Consider a somewhat different case, a stylized representation of history. Say instead of “low-skill” Mexican workers migrating in large numbers to the United States we were instead talking about Scots-Irish United Statesians migrating from the American South into hospitable regions of northwestern Mexico [sic]. And let’s say these women and men were relatively “high-skill” as compared to the relatively sparse indigenous population. A group of Mexicans, determined Rawlsian nationalists, are concerned about the long-term consequences of this “high-skill” influx. Some hysterically conclude that the Americans have long-term irredentist designs, and that the “Texicans” are bent on secession or filibuster.

Now, my strong suspicion is that Will Wilkinson, as an active and vocal participant in Mexican public life, would forcefully argue that the Texicans have every right to settle in northwestern Mexico, and he’d have a strong case. (Moreover, I sense he’d be firmly opposed to an armed Mexican intervention designed to prevent the “Texicans” from seceding, particularly if a majority in the relevant region endorsed independence.) Of course, this migration is taking place in a context that raises a whole host of non-obvious questions.

Now, there is a powerful rejoinder to this fairly silly example, namely that Mexican immigrants in the United States do not have the relative power or influence they’d need to have as consequential an effect on, say, the territorial integrity of the United States. I mean, as we all know Mexican immigrants come to the United States to work and succeed, and they come because they are mostly supportive of U.S. institutions and even mores, which more or less allow them to work and succeed. ~Reihan Salam

Reihan’s monster post written in response to Will Wilkinson is worth a look, though it is as vast as the open spaces of Texico itself (I’m one to talk about long posts!).  This discussion of Texicans is interesting, since it reminds us of a few things.  First, it reminds us that political culture is an important factor for determining how well immigrants and natives will get along, and may be the source of future conflict or separatism if the rival cultures are sufficiently at odds.  The Texicans believed that they were defending their rights under the Mexican constitution by rebelling: they had a tradition in which there was a well-practiced right to rebel that they had inherited from the early republican American generations, while their counterparts on the other side took a less enthusiastic view of conservative revolution.  The actual causes of the Texan War of Independence also remind us that immigration into marginal lands or border territories of a large state can, over a period of time, lead to increased friction between center and periphery that can lead to outright rebellion in the event that the center seeks to (re)assert control over the borderlands.  This is what happened in the actual rebellions of the 1830s, which occurred not only in Texas but in Rio Arriba in New Mexico and in California.  Where the local rebels in the latter two cases failed, the Texicans succeeded because they were better organised, had a coherent political inheritance that informed the structure of their rebel government and enjoyed a supply of men and materiale from U.S. territories to the east.  Centralist policies were the proximate cause, but fundamentally divergent political cultures were ultimately the reason for the conflict.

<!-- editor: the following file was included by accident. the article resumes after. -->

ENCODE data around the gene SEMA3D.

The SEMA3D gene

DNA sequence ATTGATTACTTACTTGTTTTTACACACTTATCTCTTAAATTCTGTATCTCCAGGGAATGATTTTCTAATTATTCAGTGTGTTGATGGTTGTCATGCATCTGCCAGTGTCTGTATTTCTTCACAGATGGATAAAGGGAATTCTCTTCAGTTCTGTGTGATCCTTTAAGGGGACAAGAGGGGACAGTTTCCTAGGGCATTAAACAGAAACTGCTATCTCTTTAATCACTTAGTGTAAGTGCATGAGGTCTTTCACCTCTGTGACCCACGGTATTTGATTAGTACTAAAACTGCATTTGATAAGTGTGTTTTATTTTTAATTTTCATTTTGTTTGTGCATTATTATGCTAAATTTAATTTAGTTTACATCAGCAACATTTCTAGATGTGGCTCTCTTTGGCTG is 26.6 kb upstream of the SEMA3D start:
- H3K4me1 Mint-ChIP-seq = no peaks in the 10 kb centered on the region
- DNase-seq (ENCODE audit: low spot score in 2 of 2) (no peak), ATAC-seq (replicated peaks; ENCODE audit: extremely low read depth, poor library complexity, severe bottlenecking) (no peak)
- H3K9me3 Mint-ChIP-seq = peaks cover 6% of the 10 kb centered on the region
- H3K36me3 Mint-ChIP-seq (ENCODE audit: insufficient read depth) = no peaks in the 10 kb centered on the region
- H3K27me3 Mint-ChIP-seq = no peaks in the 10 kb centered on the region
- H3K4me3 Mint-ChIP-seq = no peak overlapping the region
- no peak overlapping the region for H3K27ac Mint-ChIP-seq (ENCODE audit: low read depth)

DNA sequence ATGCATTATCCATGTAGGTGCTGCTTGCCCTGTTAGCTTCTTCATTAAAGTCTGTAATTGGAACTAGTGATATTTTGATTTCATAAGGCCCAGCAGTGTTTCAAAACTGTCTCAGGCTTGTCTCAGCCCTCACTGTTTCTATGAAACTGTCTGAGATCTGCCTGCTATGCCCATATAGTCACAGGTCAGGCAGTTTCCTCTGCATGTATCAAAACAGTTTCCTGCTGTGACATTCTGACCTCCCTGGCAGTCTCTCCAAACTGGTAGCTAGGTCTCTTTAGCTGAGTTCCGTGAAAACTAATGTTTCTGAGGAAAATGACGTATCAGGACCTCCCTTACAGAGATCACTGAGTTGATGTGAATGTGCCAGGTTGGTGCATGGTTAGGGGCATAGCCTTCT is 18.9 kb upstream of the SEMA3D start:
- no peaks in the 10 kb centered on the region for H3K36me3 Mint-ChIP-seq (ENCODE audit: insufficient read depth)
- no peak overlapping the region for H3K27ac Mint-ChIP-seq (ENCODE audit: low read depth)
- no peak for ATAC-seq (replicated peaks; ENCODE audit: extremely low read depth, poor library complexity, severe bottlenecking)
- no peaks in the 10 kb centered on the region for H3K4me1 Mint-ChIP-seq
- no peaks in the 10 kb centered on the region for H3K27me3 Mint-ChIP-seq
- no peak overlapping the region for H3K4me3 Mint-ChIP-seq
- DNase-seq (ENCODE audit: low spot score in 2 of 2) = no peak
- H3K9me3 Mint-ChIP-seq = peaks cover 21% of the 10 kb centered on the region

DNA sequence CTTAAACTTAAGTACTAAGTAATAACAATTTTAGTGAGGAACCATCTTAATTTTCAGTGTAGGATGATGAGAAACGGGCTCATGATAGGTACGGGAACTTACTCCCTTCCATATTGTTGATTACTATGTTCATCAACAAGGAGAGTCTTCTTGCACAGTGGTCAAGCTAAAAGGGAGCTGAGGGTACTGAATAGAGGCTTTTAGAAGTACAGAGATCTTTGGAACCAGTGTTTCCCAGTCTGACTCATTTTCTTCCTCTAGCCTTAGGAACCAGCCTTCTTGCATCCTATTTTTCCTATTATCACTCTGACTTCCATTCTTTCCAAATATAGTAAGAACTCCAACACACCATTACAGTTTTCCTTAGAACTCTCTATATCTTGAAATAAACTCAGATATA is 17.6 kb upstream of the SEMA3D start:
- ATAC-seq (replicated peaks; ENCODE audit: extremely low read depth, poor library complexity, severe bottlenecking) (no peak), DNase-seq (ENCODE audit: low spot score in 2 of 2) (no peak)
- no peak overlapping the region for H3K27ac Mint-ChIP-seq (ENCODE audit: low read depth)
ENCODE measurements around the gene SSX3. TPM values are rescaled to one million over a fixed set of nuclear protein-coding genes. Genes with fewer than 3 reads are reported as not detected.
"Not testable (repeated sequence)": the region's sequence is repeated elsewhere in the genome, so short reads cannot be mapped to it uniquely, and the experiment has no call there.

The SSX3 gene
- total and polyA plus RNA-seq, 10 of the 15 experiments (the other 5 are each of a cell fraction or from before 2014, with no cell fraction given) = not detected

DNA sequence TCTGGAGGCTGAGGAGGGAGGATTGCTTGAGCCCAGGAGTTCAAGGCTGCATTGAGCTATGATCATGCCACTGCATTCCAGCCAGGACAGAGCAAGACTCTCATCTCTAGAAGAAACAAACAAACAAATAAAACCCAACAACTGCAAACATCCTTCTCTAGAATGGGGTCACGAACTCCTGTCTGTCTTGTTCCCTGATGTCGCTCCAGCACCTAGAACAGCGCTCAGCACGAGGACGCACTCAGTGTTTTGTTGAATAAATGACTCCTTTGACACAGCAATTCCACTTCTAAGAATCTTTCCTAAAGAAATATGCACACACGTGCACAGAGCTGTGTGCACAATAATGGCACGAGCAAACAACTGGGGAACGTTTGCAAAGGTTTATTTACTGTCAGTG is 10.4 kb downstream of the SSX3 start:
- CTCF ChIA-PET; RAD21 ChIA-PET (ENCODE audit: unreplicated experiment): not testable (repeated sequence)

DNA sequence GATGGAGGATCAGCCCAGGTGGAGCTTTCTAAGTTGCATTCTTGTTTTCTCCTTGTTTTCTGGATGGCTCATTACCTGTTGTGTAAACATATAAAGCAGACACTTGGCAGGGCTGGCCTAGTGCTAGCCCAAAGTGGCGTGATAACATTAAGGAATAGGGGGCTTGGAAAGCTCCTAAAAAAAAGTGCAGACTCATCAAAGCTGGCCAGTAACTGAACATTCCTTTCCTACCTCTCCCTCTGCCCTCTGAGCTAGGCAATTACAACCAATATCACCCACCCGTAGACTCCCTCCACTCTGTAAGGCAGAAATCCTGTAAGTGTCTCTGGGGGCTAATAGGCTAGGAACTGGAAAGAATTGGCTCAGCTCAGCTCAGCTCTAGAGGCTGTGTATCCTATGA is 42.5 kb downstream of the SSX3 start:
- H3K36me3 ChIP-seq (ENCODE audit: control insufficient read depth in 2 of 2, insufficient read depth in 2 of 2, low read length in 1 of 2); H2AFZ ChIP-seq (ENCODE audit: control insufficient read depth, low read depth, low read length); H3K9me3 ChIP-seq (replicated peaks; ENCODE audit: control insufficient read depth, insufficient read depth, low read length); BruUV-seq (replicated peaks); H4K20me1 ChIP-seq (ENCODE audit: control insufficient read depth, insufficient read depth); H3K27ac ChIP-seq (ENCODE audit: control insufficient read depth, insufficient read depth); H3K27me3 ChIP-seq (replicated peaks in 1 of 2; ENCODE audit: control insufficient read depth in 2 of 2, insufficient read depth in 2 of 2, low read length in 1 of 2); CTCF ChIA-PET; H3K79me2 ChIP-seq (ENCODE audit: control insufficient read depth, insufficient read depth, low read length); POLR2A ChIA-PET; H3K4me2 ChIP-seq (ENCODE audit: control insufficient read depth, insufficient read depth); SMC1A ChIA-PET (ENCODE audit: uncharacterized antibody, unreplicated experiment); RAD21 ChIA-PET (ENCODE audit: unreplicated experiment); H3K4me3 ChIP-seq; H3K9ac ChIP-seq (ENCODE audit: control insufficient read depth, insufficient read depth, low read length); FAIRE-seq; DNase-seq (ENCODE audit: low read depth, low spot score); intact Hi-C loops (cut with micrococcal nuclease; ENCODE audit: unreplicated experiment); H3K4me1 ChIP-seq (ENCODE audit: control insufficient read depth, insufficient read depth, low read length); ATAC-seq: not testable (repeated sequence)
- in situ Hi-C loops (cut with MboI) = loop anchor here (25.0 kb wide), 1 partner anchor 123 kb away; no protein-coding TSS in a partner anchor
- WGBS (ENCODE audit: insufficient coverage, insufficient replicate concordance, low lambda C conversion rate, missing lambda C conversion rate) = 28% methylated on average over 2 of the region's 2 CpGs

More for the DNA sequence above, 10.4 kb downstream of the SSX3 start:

Today few are really contemplating the rise of Aztlan or anything comparable, but then again forty years ago no one supposed that Kosovo would ever be majority Albanian or in any danger of breaking away from Serbia and being recognised as an independent state.  Demographic and ethnic changes actually do matter to political life, since they remake the nature of the polity by transforming who the citizenry is. 

It is perhaps a little easier to acknowledge this and recognise it as a problem when it is happening elsewhere, but the same processes occur all around the world.  We are not immune from history; our so-called “melting pot” is not some cauldron for cooking up magical recipes that free us from the consequences of mass lawlessness. 

In the end, armed struggle may not be necessary at all for the new settlers.  Secession and/or irredenta may be unnecessary as well, since the means for advantageous political transformation are readily within reach for those who become citizens here.  There is no need to take forcibly what you can vote in your own control.   

A future citizenry may have absolutely no interest in any of the freedoms we still attempt, however ineffectively in many cases, to preserve, or a sufficiently large number of citizens will be willing to endorse the worst in demagoguery and authoritarianism if it gets them what they want.  This is always a danger in democracy, but it seems particularly unwise to engineer things so as to maximise the likelihood of this outcome.  This is what open borders advocates seem willing to see created–for the sake of so-called “rights.”